There’s the waitress who refuses to look in your direction. The oaf who drifts across the highway without using his blinker. And the cheerful, recorded voice that draws you deeper and deeper into voice-mail hell. The most minor annoyance can send us into a fury. But have you ever stopped to think why we get angry? What is anger, anyway? “Anger is a natural emotion,” says Charles D. Spielberger, PhD, a research professor of psychology at the University of South Florida who has studied anger for 25 years. “There is nothing abnormal about it.” Anger might be normal, but it does affect you physically. When you get enraged during a traffic jam or at your kid’s soccer game, your hormone levels increase, your breathing quickens, your pulse and blood pressure soar, you start to sweat, and your pupils dilate. Basically, your body is gearing up for action. This is the “fight” part of the “fight or flight” response. Spielberger says anger has an evolutionary advantage: “Fear and rage are common to animals, too, because it helps them to fight and survive.” The problem is that, nowadays, anger isn’t always so useful. Most of us don’t run into man-eating tigers standing in line at the DMV. The physical effects of anger on your body can be lasting. Some studies have shown a connection between anger and high blood pressure, depression, and heart disease. One study found that people highly prone to anger are three times as likely to have a heart attack or fatal coronary heart disease as less angry people. So what’s the solution? Should you cork up your anger or regularly blow your stack? Experts say neither. Whether you hold it in or explode in a rage, frequent feelings of intense anger may pose the same health risks. The key is to make your anger constructive. Spielberger says that the first step is self-awareness. Don’t allow yourself to fly into a rage. Instead, be conscious of your anger. Stay in control. It’s the only way to figure out exactly what is making you angry. Once you can identify the real problem, you can try to solve it rationally instead of getting pointlessly furious. If you’re angry with someone, talk about it in an assertive, but never aggressive, way. If a certain situation sparks your anger, learn how to prepare for it — or better yet, avoid it — in the future. By R. Morgan Griffin http://men.webmd.com/features/what-does-anger-do-to-your-health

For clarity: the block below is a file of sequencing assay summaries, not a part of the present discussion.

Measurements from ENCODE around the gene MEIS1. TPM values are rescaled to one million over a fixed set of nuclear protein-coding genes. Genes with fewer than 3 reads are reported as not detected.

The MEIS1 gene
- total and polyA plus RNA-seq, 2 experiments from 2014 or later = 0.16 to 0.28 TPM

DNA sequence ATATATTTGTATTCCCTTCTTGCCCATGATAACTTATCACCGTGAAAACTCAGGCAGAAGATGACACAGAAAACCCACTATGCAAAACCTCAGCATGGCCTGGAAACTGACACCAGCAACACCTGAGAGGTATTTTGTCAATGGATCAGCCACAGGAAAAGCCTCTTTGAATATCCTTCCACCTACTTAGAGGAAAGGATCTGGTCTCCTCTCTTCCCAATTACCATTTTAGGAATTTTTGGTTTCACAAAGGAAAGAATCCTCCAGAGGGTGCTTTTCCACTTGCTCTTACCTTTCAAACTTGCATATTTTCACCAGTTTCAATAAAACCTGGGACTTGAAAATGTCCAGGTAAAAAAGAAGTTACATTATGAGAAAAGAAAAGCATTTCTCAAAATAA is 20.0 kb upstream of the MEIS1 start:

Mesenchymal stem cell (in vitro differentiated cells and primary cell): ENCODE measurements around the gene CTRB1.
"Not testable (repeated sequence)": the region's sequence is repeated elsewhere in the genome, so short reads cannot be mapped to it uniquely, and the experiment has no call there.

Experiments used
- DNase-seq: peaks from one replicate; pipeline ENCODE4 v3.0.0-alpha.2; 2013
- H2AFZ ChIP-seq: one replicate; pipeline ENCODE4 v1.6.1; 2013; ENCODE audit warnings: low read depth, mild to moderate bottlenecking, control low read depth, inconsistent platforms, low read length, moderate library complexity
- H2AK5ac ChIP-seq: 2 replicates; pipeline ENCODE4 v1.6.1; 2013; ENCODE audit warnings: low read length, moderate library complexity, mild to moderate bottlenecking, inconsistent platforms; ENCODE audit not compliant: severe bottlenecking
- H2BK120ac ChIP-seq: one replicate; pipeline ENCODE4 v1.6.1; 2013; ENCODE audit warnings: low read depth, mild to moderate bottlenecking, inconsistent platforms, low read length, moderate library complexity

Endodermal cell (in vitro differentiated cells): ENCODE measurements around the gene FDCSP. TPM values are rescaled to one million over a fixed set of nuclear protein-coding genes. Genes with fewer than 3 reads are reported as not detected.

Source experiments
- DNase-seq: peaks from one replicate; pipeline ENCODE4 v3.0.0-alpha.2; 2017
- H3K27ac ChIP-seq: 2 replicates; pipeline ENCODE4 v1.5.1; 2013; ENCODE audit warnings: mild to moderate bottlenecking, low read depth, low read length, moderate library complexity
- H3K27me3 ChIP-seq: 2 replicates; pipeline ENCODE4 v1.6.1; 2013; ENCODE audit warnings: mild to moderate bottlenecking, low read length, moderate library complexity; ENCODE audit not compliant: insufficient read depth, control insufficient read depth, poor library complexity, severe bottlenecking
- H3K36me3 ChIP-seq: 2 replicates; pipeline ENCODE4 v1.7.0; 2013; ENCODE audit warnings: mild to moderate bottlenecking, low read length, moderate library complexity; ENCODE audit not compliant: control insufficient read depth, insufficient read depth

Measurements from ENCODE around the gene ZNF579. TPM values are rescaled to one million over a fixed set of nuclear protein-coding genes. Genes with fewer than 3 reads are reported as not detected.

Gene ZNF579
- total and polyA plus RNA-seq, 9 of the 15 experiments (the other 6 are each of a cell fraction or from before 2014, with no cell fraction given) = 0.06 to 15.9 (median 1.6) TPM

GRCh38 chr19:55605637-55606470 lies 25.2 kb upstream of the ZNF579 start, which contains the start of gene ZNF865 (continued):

Anger is an acid that
can do more harm
to the vessel in which
it is stored than
to anything on
which it is poured.